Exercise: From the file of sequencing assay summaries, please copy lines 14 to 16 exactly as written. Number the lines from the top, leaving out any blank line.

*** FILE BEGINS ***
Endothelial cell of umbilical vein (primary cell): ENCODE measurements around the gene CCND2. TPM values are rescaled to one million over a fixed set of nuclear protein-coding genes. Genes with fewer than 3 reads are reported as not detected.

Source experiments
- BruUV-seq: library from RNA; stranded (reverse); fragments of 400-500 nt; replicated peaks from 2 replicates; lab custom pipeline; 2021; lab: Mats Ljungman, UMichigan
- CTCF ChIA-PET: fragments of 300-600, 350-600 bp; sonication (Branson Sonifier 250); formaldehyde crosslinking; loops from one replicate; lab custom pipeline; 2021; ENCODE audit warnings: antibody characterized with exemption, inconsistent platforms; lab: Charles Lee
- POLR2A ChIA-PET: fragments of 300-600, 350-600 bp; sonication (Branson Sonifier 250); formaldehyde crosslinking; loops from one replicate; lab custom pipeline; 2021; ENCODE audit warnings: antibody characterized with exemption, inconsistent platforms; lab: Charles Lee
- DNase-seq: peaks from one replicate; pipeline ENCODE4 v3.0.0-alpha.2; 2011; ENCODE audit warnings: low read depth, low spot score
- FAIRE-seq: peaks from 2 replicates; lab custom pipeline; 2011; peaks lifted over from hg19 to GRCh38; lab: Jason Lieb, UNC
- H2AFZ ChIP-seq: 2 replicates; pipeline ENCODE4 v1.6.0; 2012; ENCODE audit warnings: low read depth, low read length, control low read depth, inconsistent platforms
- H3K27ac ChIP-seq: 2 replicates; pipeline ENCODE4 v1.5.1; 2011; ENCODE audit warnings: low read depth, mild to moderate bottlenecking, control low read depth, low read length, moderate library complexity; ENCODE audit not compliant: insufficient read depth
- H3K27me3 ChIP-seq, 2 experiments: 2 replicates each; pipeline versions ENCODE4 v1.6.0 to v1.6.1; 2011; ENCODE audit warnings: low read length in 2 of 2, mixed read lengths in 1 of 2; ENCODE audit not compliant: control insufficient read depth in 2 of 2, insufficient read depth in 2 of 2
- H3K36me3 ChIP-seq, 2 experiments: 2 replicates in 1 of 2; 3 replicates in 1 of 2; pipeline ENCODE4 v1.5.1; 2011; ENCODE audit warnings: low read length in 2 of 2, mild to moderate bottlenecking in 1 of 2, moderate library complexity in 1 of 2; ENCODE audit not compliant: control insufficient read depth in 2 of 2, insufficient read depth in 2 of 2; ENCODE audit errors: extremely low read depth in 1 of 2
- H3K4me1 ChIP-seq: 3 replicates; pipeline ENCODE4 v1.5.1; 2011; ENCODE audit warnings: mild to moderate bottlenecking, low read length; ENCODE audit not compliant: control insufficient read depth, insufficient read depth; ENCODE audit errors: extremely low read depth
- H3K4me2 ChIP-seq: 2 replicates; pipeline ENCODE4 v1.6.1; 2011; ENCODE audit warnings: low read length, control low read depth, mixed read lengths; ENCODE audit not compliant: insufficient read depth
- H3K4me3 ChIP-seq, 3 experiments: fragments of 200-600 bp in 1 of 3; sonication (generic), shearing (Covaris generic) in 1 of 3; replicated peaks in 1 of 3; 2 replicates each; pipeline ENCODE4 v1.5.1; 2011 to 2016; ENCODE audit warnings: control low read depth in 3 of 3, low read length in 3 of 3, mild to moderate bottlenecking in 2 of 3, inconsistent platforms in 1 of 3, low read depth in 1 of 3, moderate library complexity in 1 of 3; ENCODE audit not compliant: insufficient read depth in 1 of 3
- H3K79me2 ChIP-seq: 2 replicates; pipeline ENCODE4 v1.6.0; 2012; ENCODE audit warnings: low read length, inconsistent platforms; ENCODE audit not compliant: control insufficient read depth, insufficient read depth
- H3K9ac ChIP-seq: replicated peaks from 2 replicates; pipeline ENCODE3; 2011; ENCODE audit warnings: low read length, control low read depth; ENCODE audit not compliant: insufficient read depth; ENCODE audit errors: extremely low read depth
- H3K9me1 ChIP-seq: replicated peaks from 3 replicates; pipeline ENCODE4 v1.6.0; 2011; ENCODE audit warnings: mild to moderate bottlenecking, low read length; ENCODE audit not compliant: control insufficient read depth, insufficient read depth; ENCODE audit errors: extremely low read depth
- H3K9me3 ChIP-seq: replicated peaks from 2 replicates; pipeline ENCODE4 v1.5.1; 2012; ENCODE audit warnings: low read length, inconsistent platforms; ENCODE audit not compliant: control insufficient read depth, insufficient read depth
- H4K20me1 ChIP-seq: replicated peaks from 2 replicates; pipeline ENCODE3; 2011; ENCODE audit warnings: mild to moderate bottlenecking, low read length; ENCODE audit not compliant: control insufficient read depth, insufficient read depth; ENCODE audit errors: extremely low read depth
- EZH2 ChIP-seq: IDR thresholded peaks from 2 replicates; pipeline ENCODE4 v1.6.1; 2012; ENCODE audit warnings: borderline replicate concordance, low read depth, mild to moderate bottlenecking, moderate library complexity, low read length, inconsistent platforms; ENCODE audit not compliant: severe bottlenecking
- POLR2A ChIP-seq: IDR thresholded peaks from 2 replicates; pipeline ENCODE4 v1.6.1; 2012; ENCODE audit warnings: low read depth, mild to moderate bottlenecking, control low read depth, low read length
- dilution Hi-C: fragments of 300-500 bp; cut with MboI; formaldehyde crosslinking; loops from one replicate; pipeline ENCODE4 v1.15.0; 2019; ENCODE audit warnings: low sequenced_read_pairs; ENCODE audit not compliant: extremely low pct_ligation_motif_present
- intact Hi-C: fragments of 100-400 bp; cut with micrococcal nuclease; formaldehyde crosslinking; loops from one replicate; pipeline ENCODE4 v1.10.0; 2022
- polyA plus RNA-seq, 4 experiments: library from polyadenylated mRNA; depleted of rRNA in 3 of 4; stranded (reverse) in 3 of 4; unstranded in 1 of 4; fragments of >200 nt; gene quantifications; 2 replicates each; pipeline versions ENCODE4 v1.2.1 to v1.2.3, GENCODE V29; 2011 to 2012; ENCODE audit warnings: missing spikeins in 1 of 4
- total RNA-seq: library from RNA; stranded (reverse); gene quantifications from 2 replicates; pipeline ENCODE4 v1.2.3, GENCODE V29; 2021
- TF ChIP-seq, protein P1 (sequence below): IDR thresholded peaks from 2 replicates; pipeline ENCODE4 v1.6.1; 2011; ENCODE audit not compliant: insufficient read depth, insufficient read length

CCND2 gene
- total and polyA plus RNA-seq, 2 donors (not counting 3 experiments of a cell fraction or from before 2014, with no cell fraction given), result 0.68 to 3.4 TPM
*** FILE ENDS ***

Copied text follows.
- H3K4me3 ChIP-seq, 3 experiments: fragments of 200-600 bp in 1 of 3; sonication (generic), shearing (Covaris generic) in 1 of 3; replicated peaks in 1 of 3; 2 replicates each; pipeline ENCODE4 v1.5.1; 2011 to 2016; ENCODE audit warnings: control low read depth in 3 of 3, low read length in 3 of 3, mild to moderate bottlenecking in 2 of 3, inconsistent platforms in 1 of 3, low read depth in 1 of 3, moderate library complexity in 1 of 3; ENCODE audit not compliant: insufficient read depth in 1 of 3
- H3K79me2 ChIP-seq: 2 replicates; pipeline ENCODE4 v1.6.0; 2012; ENCODE audit warnings: low read length, inconsistent platforms; ENCODE audit not compliant: control insufficient read depth, insufficient read depth
- H3K9ac ChIP-seq: replicated peaks from 2 replicates; pipeline ENCODE3; 2011; ENCODE audit warnings: low read length, control low read depth; ENCODE audit not compliant: insufficient read depth; ENCODE audit errors: extremely low read depth